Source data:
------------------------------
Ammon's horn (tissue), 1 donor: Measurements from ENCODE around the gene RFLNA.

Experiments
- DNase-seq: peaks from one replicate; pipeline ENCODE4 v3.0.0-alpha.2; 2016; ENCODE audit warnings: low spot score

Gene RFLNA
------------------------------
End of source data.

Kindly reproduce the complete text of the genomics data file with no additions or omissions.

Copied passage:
Ammon's horn (tissue), 1 donor: Measurements from ENCODE around the gene RFLNA.

Experiments
- DNase-seq: peaks from one replicate; pipeline ENCODE4 v3.0.0-alpha.2; 2016; ENCODE audit warnings: low spot score

Gene RFLNA